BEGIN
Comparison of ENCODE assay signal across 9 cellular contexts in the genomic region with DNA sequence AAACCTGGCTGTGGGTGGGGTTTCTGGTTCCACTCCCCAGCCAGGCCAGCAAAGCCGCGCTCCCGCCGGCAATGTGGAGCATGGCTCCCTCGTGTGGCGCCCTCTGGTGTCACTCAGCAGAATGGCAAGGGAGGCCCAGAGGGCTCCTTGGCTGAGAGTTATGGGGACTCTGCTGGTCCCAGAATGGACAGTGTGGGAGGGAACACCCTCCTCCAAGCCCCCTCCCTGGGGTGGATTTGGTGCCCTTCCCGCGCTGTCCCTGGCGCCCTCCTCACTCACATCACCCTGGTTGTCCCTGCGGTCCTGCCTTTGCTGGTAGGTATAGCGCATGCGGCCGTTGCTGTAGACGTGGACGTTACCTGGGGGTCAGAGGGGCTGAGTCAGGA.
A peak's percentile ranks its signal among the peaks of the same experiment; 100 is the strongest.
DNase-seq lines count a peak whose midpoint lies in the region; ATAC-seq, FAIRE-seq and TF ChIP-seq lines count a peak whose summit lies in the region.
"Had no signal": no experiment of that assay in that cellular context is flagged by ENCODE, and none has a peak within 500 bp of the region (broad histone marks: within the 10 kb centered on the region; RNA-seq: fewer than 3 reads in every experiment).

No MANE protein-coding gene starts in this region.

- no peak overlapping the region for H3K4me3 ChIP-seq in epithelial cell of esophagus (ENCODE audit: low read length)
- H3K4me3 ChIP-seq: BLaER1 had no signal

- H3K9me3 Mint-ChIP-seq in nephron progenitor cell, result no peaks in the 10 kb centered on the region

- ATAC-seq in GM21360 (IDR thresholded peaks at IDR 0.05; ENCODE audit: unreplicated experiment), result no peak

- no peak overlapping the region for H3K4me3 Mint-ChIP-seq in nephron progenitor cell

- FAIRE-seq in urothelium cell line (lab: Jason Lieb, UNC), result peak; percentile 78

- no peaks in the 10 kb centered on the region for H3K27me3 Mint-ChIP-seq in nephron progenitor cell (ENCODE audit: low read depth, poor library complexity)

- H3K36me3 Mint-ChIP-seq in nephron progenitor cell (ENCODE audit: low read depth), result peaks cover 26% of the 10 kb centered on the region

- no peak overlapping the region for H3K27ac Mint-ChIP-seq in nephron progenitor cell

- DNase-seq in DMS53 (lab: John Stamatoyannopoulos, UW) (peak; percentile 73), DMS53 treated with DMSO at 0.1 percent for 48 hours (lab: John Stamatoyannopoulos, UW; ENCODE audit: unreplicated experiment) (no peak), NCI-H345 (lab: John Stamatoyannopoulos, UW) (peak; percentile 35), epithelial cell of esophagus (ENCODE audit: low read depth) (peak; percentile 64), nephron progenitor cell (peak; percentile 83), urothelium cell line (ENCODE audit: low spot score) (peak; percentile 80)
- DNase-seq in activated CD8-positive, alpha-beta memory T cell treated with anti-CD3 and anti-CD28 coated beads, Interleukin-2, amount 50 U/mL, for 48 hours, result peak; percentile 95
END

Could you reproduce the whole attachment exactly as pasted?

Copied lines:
Comparison of ENCODE assay signal across 9 cellular contexts in the genomic region with DNA sequence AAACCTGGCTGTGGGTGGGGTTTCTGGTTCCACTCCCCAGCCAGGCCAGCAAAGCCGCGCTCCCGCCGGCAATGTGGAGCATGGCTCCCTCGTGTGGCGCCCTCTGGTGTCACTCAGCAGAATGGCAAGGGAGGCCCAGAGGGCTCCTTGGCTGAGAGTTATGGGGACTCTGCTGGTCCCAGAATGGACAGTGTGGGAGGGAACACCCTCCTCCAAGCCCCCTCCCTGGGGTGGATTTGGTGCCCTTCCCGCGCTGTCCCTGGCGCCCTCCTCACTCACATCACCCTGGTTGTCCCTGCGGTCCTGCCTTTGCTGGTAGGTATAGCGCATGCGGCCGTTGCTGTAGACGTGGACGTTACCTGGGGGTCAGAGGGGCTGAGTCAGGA.
A peak's percentile ranks its signal among the peaks of the same experiment; 100 is the strongest.
DNase-seq lines count a peak whose midpoint lies in the region; ATAC-seq, FAIRE-seq and TF ChIP-seq lines count a peak whose summit lies in the region.
"Had no signal": no experiment of that assay in that cellular context is flagged by ENCODE, and none has a peak within 500 bp of the region (broad histone marks: within the 10 kb centered on the region; RNA-seq: fewer than 3 reads in every experiment).

No MANE protein-coding gene starts in this region.

- no peak overlapping the region for H3K4me3 ChIP-seq in epithelial cell of esophagus (ENCODE audit: low read length)
- H3K4me3 ChIP-seq: BLaER1 had no signal

- H3K9me3 Mint-ChIP-seq in nephron progenitor cell, result no peaks in the 10 kb centered on the region

- ATAC-seq in GM21360 (IDR thresholded peaks at IDR 0.05; ENCODE audit: unreplicated experiment), result no peak

- no peak overlapping the region for H3K4me3 Mint-ChIP-seq in nephron progenitor cell

- FAIRE-seq in urothelium cell line (lab: Jason Lieb, UNC), result peak; percentile 78

- no peaks in the 10 kb centered on the region for H3K27me3 Mint-ChIP-seq in nephron progenitor cell (ENCODE audit: low read depth, poor library complexity)

- H3K36me3 Mint-ChIP-seq in nephron progenitor cell (ENCODE audit: low read depth), result peaks cover 26% of the 10 kb centered on the region

- no peak overlapping the region for H3K27ac Mint-ChIP-seq in nephron progenitor cell

- DNase-seq in DMS53 (lab: John Stamatoyannopoulos, UW) (peak; percentile 73), DMS53 treated with DMSO at 0.1 percent for 48 hours (lab: John Stamatoyannopoulos, UW; ENCODE audit: unreplicated experiment) (no peak), NCI-H345 (lab: John Stamatoyannopoulos, UW) (peak; percentile 35), epithelial cell of esophagus (ENCODE audit: low read depth) (peak; percentile 64), nephron progenitor cell (peak; percentile 83), urothelium cell line (ENCODE audit: low spot score) (peak; percentile 80)
- DNase-seq in activated CD8-positive, alpha-beta memory T cell treated with anti-CD3 and anti-CD28 coated beads, Interleukin-2, amount 50 U/mL, for 48 hours, result peak; percentile 95